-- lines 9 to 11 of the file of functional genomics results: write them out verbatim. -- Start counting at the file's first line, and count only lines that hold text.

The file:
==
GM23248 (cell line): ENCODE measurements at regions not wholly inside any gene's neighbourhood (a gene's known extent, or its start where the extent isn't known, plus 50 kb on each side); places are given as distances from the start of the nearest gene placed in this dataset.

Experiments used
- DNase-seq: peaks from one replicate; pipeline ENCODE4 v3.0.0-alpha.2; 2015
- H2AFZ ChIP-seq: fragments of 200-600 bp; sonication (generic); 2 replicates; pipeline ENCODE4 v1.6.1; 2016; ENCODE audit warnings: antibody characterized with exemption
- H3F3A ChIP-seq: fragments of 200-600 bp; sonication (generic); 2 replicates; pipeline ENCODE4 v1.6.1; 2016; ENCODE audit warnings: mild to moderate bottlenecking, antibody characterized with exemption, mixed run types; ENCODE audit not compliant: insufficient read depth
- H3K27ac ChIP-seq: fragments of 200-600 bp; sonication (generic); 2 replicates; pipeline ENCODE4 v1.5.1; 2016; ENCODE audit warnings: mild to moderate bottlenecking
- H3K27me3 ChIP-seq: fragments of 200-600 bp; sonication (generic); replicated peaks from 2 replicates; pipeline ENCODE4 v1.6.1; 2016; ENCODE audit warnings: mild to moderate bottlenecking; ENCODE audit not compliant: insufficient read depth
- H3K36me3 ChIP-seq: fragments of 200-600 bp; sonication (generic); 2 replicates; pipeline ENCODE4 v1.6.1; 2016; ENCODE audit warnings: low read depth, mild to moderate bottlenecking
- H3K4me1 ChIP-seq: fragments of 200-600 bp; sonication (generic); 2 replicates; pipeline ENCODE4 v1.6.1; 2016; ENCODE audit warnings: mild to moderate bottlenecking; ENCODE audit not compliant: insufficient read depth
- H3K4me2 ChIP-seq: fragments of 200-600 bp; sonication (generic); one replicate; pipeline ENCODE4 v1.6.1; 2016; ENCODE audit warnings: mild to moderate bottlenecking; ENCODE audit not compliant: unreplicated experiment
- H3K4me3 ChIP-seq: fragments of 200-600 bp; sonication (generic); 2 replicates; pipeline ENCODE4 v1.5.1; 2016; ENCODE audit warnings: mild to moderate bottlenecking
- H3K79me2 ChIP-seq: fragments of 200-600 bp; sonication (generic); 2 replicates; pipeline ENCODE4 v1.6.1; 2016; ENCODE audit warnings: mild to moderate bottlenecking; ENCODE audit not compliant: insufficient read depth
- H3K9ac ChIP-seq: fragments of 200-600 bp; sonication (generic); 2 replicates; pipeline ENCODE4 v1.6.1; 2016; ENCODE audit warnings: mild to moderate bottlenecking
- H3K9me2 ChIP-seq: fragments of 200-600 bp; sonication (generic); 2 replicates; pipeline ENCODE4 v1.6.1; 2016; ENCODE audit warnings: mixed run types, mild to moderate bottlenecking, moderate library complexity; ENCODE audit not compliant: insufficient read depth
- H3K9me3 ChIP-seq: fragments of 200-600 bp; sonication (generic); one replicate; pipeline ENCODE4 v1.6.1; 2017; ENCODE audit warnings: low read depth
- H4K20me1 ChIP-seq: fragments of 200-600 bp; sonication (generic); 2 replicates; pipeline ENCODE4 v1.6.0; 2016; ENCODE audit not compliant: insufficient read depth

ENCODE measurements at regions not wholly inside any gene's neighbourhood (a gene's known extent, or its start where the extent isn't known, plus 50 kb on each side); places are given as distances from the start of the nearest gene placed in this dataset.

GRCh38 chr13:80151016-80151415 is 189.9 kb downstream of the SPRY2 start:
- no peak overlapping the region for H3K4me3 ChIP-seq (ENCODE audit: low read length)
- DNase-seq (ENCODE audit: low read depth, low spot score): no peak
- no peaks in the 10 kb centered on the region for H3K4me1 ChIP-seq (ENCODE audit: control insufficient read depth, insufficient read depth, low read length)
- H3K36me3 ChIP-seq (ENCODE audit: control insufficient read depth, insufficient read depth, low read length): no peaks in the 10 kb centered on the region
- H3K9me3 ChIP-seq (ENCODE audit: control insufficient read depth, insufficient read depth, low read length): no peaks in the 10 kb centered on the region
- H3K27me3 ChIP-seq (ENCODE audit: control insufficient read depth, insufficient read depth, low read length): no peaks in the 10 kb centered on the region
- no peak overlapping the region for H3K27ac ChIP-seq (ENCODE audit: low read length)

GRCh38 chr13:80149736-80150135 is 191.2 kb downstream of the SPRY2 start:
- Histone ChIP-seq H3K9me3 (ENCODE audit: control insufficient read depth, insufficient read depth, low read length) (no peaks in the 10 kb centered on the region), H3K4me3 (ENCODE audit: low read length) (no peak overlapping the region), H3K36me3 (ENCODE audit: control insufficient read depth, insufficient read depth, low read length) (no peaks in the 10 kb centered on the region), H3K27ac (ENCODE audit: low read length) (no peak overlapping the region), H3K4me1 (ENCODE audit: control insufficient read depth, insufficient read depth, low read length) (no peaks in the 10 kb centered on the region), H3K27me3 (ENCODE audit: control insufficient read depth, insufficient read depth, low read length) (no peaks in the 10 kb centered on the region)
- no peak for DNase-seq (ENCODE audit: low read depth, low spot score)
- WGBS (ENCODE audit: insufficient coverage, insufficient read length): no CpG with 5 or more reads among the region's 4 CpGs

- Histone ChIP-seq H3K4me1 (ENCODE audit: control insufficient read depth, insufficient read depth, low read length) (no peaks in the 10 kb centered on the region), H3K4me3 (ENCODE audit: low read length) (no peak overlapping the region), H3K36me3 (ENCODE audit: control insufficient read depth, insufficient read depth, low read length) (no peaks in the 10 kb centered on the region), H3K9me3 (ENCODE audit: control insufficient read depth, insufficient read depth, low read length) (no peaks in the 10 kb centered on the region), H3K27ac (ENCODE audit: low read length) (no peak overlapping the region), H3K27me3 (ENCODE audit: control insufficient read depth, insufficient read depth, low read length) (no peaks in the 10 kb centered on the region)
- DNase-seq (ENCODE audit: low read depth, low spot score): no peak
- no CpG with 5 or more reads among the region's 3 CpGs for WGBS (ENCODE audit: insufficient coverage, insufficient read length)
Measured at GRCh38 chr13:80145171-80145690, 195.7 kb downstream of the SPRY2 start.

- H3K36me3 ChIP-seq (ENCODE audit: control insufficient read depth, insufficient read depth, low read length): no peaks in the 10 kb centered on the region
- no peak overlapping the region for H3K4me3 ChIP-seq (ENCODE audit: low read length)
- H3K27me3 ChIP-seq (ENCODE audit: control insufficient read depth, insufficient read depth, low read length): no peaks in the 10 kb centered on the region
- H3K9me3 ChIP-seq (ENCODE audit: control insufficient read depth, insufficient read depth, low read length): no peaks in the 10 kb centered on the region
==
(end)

- H3K4me1 ChIP-seq: fragments of 200-600 bp; sonication (generic); 2 replicates; pipeline ENCODE4 v1.6.1; 2016; ENCODE audit warnings: mild to moderate bottlenecking; ENCODE audit not compliant: insufficient read depth
- H3K4me2 ChIP-seq: fragments of 200-600 bp; sonication (generic); one replicate; pipeline ENCODE4 v1.6.1; 2016; ENCODE audit warnings: mild to moderate bottlenecking; ENCODE audit not compliant: unreplicated experiment
- H3K4me3 ChIP-seq: fragments of 200-600 bp; sonication (generic); 2 replicates; pipeline ENCODE4 v1.5.1; 2016; ENCODE audit warnings: mild to moderate bottlenecking